June 7, 2020 Morning Verse Of The Day

God is our refuge and strength, an ever-present help in trouble (v. 1). A favourite theme of many of the psalms is the fact that God is the refuge of his people (e.g., 61:3; 62:7–8; 71:7; 142:5). The words ‘refuge’ (machaseh) and ‘strength’ (ʿoz) are often used in conjunction to depict God’s character and his actions on behalf of his people. The confession here is communal (for the Hebrew text has ‘for us’; and also in vv. 7 and 11). The people acknowledge that when in trouble God is near to help. The translation ‘an ever-present help’ is a traditional one, but the MT simply says ‘in trouble he will be found a help—exceedingly.’ The emphasis should rather fall on how great a help the Lord is, rather than trying to describe its continuous nature.[1]


46:1 God is our refuge and strength, an ever-present help in trouble. The first clause is verbless (the verb is understood), putting the emphasis on the nouns. The latter clause literally reads, “He is found very much [to be] a help in troubles.” Note the phrase “at break of day” in 46:5b, which suggests the prompt availability of God’s help (see also “The Text in Context,” and Pss. 27:9; 44:26; 63:7).[2]


1. Refuge gives the defensive or external aspect of salvation: God the unchanging, in whom we find shelter. Strength probably implies the dynamic aspect: God within, to empower the weak for action. Both are summarized in the words a very present help in trouble, where the term very present has implications of his readiness to be ‘found’ (as the root is used in, e.g., Isa. 55:6) and of his being ‘enough’ for any situation (cf. the Heb. of Josh. 17:16; Zech. 10:10).[3]


1. “God is our refuge and strength.” Not our armies, or our fortresses. Israel’s boast is in Jehovah, the only living and true God. Others vaunt their impregnable castles, placed on inaccessible rocks and secured with gates of iron, but God is a far better refuge from distress than all these: and when the time comes to carry the war into the enemy’s territories, the Lord stands his people in better stead than all the valour of legions or the boasted strength of chariot and horse. Soldiers of the cross, remember this, and count yourselves safe, and make yourselves strong in God. Forget not the personal possessive word “our;” make sure each one of your portion in God, that you may say, “He is my refuge and strength.” Neither forget the fact that God is our refuge just now, in the immediate present, as truly as when David penned the word. God alone is our all in all. All other refuges are refuges of lies, all other strength is weakness, for power belongeth unto God: but as God is all-sufficient, our defence and might are equal to all emergencies. “A very present help in trouble,” or in distresses he has so been found, he has been tried and proved by his people. He never withdraws himself from his afflicted. He is their help, truly, effectually, constantly; he is present or near them, close at their side and ready for their succour, and this is emphasised by the word “very” in our version, he is more present than friend or relative can be, yea, more nearly present than even the trouble itself. To all this comfortable truth is added the consideration that his assistance comes at the needed time. He is not as the swallows that leave us in the winter; he is a friend in need and a friend indeed. When it is very dark with us, let brave spirits say, “Come, let us sing the forty-sixth Psalm.”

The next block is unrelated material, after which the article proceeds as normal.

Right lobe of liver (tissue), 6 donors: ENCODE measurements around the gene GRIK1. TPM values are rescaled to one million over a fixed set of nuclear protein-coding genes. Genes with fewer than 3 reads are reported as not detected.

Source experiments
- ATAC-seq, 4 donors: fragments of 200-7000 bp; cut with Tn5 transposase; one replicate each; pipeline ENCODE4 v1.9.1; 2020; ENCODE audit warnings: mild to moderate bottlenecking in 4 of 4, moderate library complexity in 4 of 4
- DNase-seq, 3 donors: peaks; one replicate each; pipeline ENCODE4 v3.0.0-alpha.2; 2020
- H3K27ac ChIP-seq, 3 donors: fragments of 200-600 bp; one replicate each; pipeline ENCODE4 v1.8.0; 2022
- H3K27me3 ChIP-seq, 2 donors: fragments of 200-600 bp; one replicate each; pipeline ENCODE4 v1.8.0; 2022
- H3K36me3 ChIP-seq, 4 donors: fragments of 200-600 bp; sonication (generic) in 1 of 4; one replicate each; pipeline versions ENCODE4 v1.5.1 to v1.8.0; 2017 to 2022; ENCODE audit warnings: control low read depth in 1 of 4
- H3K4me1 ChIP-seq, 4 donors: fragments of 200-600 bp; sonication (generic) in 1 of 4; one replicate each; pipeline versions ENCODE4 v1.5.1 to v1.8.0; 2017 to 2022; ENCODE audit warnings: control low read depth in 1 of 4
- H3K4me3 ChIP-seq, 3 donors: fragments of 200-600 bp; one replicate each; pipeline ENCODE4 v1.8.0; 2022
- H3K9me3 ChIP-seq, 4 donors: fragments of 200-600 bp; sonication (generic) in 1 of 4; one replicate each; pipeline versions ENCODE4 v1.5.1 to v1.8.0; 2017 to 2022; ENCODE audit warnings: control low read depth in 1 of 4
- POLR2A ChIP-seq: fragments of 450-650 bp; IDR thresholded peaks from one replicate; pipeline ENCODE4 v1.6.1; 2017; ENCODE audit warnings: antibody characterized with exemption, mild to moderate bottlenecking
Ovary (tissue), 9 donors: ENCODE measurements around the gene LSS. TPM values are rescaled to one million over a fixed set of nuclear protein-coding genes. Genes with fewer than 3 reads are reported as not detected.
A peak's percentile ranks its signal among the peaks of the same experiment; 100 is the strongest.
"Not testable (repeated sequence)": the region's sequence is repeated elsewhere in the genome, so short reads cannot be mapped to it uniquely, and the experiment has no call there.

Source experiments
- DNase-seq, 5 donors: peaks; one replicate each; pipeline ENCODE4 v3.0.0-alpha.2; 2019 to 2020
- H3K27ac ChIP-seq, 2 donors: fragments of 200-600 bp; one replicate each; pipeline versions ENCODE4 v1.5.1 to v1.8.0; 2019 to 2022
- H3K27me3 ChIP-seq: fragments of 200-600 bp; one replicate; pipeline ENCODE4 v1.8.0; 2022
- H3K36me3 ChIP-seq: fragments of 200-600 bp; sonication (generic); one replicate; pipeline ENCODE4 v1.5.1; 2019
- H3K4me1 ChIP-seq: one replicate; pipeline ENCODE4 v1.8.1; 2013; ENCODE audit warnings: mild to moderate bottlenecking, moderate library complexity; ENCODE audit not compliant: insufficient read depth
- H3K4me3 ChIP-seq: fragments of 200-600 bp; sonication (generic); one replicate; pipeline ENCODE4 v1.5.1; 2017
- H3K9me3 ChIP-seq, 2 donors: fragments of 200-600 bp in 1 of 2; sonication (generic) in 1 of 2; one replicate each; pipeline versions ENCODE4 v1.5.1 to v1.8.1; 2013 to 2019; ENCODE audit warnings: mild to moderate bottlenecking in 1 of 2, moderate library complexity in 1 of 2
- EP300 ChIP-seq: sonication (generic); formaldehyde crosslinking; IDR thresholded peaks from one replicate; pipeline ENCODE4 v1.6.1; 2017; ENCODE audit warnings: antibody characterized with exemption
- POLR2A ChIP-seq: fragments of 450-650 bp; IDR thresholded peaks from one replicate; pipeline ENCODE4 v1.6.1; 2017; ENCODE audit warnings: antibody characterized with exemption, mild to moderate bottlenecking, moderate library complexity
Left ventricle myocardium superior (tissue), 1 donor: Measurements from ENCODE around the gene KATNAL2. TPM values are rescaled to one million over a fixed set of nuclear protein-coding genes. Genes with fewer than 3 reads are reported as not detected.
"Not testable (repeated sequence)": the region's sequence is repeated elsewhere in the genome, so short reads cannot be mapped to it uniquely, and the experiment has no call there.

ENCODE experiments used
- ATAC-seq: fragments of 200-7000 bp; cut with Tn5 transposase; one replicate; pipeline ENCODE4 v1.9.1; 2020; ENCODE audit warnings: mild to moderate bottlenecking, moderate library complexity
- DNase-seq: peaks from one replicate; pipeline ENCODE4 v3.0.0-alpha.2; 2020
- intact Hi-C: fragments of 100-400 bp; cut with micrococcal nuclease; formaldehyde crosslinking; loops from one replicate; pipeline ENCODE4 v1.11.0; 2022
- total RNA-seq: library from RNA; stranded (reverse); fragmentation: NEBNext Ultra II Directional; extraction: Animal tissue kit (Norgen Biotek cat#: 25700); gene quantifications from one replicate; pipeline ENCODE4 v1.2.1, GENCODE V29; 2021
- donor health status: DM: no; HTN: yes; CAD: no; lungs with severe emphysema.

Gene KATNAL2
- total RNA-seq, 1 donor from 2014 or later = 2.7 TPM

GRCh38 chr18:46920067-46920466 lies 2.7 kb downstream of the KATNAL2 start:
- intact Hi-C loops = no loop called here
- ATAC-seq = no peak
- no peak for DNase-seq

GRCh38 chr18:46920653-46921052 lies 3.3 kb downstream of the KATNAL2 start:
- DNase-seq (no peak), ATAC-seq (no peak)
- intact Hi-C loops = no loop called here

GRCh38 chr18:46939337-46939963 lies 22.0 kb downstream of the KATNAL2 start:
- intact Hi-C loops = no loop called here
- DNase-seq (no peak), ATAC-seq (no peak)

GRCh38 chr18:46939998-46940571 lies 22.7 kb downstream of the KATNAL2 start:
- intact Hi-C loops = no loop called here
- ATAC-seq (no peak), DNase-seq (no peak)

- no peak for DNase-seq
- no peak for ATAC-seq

“A fortress firm, and steadfast rock,

Is God in time of danger;

A shield and sword in every shock,

From foe well-known or stranger.”[4]


[1] Harman, A. (2011). Psalms: A Mentor Commentary (Vol. 1–2, p. 372). Ross-shire, Great Britain: Mentor.

[2] Bullock, C. H. (2015). Psalms 1–72. (M. L. Strauss & J. H. Walton, Eds.) (Vol. 1, p. 346). Grand Rapids, MI: Baker Books.

[3] Kidner, D. (1973). Psalms 1–72: an introduction and commentary (Vol. 15, p. 192). Downers Grove, IL: InterVarsity Press.

[4] Spurgeon, C. H. (n.d.). The treasury of David: Psalms 27-57 (Vol. 2, pp. 339–340). London; Edinburgh; New York: Marshall Brothers.

Leave a Reply

Fill in your details below or click an icon to log in:

WordPress.com Logo

You are commenting using your WordPress.com account. Log Out /  Change )

Google photo

You are commenting using your Google account. Log Out /  Change )

Twitter picture

You are commenting using your Twitter account. Log Out /  Change )

Facebook photo

You are commenting using your Facebook account. Log Out /  Change )

Connecting to %s

This site uses Akismet to reduce spam. Learn how your comment data is processed.